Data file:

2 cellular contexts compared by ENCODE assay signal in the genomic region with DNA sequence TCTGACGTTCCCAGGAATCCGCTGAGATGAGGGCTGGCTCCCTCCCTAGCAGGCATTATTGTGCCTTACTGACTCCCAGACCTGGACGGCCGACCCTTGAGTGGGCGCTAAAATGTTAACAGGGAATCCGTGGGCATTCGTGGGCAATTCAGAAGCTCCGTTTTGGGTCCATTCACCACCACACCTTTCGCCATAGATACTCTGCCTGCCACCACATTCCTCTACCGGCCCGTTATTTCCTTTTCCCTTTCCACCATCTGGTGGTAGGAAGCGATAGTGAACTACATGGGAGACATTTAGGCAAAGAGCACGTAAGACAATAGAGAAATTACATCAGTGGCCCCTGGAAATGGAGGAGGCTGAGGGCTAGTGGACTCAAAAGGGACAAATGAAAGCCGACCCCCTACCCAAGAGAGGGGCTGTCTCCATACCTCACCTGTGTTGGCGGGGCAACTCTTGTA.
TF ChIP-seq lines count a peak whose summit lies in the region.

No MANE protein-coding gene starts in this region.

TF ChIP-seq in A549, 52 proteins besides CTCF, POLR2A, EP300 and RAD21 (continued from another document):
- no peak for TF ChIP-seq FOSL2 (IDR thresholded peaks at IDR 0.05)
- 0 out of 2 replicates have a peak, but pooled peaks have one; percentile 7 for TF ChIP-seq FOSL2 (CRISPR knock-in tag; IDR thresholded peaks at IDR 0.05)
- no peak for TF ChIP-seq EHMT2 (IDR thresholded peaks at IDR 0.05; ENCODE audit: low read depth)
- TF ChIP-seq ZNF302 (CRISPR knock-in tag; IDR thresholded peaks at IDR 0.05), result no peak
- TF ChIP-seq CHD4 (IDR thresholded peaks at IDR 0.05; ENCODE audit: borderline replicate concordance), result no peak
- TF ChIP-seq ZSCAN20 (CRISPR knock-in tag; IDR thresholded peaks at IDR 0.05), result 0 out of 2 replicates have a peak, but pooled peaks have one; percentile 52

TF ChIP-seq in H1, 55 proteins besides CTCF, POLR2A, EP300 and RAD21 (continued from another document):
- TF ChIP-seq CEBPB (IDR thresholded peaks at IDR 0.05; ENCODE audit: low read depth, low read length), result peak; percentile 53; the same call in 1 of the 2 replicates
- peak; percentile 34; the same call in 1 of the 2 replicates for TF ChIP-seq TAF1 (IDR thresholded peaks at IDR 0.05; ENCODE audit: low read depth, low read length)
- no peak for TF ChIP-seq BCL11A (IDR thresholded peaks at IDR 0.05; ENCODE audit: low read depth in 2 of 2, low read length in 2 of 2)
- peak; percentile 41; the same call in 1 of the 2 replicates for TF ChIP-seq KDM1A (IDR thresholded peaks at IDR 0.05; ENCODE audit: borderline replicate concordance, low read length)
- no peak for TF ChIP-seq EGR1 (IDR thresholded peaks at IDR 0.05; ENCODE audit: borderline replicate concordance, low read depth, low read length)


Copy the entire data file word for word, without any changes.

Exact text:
2 cellular contexts compared by ENCODE assay signal in the genomic region with DNA sequence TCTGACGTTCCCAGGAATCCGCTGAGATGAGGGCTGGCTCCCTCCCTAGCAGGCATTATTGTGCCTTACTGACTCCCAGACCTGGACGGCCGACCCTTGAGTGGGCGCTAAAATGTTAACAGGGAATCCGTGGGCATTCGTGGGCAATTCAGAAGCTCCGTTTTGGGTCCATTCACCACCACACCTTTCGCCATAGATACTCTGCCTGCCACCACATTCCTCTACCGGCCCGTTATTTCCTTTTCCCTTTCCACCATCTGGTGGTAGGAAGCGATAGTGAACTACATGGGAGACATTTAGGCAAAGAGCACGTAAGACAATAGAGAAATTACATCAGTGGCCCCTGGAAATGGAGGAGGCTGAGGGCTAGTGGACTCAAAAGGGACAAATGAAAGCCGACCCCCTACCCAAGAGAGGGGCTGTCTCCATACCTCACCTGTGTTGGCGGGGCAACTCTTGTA.
TF ChIP-seq lines count a peak whose summit lies in the region.

No MANE protein-coding gene starts in this region.

TF ChIP-seq in A549, 52 proteins besides CTCF, POLR2A, EP300 and RAD21 (continued from another document):
- no peak for TF ChIP-seq FOSL2 (IDR thresholded peaks at IDR 0.05)
- 0 out of 2 replicates have a peak, but pooled peaks have one; percentile 7 for TF ChIP-seq FOSL2 (CRISPR knock-in tag; IDR thresholded peaks at IDR 0.05)
- no peak for TF ChIP-seq EHMT2 (IDR thresholded peaks at IDR 0.05; ENCODE audit: low read depth)
- TF ChIP-seq ZNF302 (CRISPR knock-in tag; IDR thresholded peaks at IDR 0.05), result no peak
- TF ChIP-seq CHD4 (IDR thresholded peaks at IDR 0.05; ENCODE audit: borderline replicate concordance), result no peak
- TF ChIP-seq ZSCAN20 (CRISPR knock-in tag; IDR thresholded peaks at IDR 0.05), result 0 out of 2 replicates have a peak, but pooled peaks have one; percentile 52

TF ChIP-seq in H1, 55 proteins besides CTCF, POLR2A, EP300 and RAD21 (continued from another document):
- TF ChIP-seq CEBPB (IDR thresholded peaks at IDR 0.05; ENCODE audit: low read depth, low read length), result peak; percentile 53; the same call in 1 of the 2 replicates
- peak; percentile 34; the same call in 1 of the 2 replicates for TF ChIP-seq TAF1 (IDR thresholded peaks at IDR 0.05; ENCODE audit: low read depth, low read length)
- no peak for TF ChIP-seq BCL11A (IDR thresholded peaks at IDR 0.05; ENCODE audit: low read depth in 2 of 2, low read length in 2 of 2)
- peak; percentile 41; the same call in 1 of the 2 replicates for TF ChIP-seq KDM1A (IDR thresholded peaks at IDR 0.05; ENCODE audit: borderline replicate concordance, low read length)
- no peak for TF ChIP-seq EGR1 (IDR thresholded peaks at IDR 0.05; ENCODE audit: borderline replicate concordance, low read depth, low read length)